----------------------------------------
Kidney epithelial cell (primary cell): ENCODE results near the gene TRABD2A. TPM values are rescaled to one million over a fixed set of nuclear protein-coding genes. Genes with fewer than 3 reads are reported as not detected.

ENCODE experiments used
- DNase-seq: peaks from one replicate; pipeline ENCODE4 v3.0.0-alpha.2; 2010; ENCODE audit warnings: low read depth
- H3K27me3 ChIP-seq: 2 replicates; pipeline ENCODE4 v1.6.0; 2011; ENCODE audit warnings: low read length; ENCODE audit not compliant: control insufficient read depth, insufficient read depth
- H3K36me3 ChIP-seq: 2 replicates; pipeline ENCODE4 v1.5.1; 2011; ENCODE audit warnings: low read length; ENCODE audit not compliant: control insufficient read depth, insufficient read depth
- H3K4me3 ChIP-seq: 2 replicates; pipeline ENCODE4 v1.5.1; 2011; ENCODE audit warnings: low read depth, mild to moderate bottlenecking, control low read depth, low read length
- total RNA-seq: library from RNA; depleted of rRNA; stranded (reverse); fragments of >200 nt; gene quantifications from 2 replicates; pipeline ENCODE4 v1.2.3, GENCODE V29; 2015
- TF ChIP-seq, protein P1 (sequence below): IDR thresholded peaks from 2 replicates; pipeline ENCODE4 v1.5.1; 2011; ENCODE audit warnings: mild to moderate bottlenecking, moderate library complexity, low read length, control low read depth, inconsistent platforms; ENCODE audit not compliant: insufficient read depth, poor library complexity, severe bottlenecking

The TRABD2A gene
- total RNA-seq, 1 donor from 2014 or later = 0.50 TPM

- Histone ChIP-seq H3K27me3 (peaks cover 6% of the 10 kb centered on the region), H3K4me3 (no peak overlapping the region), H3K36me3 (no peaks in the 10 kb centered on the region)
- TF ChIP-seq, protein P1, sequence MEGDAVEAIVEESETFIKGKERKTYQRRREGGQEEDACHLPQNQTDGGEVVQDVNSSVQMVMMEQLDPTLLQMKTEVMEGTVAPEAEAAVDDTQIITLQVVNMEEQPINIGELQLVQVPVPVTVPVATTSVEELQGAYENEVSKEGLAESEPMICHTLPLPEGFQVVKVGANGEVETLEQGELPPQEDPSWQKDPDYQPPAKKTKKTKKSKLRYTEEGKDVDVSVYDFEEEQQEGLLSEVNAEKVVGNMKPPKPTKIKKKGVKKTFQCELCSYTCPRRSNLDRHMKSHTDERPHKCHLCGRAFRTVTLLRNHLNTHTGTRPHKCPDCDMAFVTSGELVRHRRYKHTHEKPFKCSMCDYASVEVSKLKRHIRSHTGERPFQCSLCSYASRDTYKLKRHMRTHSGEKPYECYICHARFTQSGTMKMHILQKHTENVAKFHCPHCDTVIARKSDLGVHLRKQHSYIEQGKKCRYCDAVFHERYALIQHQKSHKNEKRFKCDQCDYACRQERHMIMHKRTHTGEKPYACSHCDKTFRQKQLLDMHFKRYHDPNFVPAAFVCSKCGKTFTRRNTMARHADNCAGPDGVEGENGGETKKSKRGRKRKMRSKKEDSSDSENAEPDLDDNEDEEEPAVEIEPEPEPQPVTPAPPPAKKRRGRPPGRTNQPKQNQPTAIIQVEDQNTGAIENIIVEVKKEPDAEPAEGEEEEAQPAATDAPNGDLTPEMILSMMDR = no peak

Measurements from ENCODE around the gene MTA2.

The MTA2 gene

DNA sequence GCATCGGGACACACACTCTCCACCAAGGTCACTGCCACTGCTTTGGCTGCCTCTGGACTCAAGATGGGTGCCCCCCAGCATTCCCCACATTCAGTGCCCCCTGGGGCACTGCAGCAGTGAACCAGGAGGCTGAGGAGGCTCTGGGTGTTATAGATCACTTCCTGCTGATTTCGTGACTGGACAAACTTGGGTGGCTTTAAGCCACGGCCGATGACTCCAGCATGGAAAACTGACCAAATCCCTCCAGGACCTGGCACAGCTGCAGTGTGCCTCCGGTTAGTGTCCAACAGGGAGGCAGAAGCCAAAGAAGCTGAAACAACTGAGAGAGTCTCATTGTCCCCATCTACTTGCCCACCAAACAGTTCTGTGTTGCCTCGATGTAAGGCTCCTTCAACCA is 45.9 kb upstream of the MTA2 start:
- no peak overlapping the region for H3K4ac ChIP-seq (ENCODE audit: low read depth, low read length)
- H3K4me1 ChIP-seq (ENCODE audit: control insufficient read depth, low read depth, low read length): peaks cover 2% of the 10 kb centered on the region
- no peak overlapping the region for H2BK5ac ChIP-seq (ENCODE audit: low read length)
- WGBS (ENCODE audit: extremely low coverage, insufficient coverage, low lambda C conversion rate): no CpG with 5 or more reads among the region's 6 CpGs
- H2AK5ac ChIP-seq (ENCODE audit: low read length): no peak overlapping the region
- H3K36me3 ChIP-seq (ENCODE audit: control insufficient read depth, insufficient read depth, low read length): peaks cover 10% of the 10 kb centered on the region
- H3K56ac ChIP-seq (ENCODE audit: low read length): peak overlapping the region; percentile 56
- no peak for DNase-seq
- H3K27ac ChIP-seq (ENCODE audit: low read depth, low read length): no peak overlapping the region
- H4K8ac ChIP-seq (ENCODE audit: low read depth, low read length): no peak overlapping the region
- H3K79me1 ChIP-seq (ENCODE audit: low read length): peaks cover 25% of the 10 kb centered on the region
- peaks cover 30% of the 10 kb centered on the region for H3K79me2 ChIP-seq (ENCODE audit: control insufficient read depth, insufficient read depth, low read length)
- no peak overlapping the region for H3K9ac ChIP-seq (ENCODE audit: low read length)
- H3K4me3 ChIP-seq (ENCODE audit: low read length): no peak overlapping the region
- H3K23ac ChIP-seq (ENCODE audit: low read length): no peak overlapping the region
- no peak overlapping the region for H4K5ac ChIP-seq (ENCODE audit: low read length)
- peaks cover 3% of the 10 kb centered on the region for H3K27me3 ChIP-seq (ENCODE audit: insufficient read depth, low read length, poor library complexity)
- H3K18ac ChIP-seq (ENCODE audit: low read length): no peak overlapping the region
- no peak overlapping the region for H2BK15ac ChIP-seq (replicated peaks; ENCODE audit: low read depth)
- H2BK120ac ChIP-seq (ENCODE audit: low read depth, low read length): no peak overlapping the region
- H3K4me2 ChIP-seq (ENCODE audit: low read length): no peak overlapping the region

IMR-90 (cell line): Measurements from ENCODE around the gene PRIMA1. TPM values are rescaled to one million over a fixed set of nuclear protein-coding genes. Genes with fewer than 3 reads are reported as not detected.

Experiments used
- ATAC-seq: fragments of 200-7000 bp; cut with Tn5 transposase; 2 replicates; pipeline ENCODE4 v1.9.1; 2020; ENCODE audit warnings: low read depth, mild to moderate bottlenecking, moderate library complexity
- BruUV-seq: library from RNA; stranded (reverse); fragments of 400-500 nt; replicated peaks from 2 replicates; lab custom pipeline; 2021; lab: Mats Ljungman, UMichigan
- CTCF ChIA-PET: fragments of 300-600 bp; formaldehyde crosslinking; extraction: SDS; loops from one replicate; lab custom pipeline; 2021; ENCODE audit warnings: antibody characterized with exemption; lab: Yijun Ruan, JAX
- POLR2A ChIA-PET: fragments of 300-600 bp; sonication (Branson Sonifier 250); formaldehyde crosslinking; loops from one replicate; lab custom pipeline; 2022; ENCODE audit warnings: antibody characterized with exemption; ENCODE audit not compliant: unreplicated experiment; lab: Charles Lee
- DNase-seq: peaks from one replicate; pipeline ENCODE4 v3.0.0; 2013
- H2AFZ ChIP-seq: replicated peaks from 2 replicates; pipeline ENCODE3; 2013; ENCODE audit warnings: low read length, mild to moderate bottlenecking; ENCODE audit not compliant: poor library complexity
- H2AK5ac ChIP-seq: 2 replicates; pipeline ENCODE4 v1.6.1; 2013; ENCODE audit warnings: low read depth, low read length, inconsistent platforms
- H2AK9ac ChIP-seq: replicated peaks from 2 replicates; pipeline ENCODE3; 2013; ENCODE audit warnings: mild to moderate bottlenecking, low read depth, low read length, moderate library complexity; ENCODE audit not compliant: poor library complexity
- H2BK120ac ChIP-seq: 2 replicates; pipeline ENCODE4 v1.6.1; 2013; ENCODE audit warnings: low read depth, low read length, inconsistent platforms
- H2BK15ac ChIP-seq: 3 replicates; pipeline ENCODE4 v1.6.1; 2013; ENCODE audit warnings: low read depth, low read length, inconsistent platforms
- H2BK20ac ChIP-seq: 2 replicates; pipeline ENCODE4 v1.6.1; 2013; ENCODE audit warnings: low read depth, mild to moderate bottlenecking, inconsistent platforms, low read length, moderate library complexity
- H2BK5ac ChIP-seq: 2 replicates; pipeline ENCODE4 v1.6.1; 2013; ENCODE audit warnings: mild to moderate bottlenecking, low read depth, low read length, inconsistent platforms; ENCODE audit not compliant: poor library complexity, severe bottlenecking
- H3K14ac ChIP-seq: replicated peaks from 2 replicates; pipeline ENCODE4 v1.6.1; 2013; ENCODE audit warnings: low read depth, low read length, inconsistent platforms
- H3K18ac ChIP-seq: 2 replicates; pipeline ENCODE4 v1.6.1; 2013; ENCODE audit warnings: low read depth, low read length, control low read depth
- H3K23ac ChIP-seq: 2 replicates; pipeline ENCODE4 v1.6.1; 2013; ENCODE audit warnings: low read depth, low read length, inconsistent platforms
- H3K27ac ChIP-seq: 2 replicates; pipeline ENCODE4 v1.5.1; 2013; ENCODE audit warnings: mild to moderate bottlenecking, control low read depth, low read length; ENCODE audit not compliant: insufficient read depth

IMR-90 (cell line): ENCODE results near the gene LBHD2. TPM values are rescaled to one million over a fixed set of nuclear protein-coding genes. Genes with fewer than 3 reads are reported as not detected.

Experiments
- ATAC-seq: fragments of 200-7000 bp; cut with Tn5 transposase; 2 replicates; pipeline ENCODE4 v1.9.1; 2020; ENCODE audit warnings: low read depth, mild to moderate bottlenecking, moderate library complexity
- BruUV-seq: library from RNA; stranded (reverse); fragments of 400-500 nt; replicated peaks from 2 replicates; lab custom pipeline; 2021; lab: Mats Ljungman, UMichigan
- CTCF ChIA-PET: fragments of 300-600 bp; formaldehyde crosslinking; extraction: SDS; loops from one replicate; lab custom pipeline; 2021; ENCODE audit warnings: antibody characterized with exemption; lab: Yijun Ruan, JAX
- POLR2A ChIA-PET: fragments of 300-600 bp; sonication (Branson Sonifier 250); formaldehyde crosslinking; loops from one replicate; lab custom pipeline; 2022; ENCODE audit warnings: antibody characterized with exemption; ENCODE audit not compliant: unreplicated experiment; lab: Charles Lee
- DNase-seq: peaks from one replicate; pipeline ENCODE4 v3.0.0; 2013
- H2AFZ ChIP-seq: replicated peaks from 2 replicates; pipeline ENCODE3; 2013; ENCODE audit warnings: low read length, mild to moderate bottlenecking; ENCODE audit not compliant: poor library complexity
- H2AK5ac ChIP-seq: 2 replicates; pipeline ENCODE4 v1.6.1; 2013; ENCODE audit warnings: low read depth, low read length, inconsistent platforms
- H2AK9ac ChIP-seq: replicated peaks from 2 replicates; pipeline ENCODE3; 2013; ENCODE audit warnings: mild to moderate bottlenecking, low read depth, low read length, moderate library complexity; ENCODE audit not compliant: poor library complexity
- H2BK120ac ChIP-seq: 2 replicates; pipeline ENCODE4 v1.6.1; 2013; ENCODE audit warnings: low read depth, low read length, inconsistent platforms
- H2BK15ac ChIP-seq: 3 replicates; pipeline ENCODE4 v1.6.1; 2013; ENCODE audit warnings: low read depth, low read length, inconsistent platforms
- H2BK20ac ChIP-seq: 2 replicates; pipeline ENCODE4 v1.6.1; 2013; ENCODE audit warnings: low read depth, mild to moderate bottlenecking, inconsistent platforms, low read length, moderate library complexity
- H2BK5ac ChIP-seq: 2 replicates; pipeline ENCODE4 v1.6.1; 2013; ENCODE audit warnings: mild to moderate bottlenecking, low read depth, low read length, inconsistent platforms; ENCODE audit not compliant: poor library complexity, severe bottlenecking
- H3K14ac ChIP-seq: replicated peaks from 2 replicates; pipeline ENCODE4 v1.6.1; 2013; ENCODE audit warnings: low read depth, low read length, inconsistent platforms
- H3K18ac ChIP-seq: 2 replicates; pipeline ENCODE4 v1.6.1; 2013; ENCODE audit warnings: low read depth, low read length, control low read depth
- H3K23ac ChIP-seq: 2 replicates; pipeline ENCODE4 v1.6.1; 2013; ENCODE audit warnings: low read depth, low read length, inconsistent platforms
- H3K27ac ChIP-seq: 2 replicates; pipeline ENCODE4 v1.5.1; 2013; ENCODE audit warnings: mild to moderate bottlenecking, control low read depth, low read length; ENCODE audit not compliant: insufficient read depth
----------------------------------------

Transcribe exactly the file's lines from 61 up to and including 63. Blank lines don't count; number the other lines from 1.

- DNase-seq: peaks from one replicate; pipeline ENCODE4 v3.0.0; 2013
- H2AFZ ChIP-seq: replicated peaks from 2 replicates; pipeline ENCODE3; 2013; ENCODE audit warnings: low read length, mild to moderate bottlenecking; ENCODE audit not compliant: poor library complexity
- H2AK5ac ChIP-seq: 2 replicates; pipeline ENCODE4 v1.6.1; 2013; ENCODE audit warnings: low read depth, low read length, inconsistent platforms